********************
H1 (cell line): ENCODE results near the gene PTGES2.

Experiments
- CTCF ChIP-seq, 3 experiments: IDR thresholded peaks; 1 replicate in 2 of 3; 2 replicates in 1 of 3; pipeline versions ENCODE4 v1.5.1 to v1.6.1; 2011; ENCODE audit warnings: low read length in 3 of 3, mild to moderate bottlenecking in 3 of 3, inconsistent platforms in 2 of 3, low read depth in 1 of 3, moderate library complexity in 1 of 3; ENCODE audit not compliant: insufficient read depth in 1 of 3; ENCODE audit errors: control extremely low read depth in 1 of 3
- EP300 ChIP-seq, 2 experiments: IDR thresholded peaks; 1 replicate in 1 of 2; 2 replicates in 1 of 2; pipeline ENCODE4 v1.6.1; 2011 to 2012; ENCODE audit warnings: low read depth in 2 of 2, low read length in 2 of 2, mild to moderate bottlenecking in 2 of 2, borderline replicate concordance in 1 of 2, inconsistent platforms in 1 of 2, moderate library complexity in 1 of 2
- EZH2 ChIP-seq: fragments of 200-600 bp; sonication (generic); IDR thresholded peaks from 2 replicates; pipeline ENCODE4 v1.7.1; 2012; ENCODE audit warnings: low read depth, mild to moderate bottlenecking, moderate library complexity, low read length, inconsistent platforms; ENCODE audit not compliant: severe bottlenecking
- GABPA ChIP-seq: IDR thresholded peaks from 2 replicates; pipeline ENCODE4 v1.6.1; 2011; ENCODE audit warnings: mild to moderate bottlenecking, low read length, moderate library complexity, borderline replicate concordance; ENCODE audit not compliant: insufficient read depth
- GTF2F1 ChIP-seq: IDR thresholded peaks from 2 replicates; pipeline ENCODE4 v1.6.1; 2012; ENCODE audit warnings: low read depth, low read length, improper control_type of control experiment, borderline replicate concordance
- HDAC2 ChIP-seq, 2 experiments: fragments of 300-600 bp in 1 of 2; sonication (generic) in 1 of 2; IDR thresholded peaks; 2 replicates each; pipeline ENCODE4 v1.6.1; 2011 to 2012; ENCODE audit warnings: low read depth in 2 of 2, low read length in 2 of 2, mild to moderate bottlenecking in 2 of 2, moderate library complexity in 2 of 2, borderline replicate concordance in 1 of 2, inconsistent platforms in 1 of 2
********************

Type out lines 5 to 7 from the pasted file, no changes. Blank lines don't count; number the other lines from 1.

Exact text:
- EZH2 ChIP-seq: fragments of 200-600 bp; sonication (generic); IDR thresholded peaks from 2 replicates; pipeline ENCODE4 v1.7.1; 2012; ENCODE audit warnings: low read depth, mild to moderate bottlenecking, moderate library complexity, low read length, inconsistent platforms; ENCODE audit not compliant: severe bottlenecking
- GABPA ChIP-seq: IDR thresholded peaks from 2 replicates; pipeline ENCODE4 v1.6.1; 2011; ENCODE audit warnings: mild to moderate bottlenecking, low read length, moderate library complexity, borderline replicate concordance; ENCODE audit not compliant: insufficient read depth
- GTF2F1 ChIP-seq: IDR thresholded peaks from 2 replicates; pipeline ENCODE4 v1.6.1; 2012; ENCODE audit warnings: low read depth, low read length, improper control_type of control experiment, borderline replicate concordance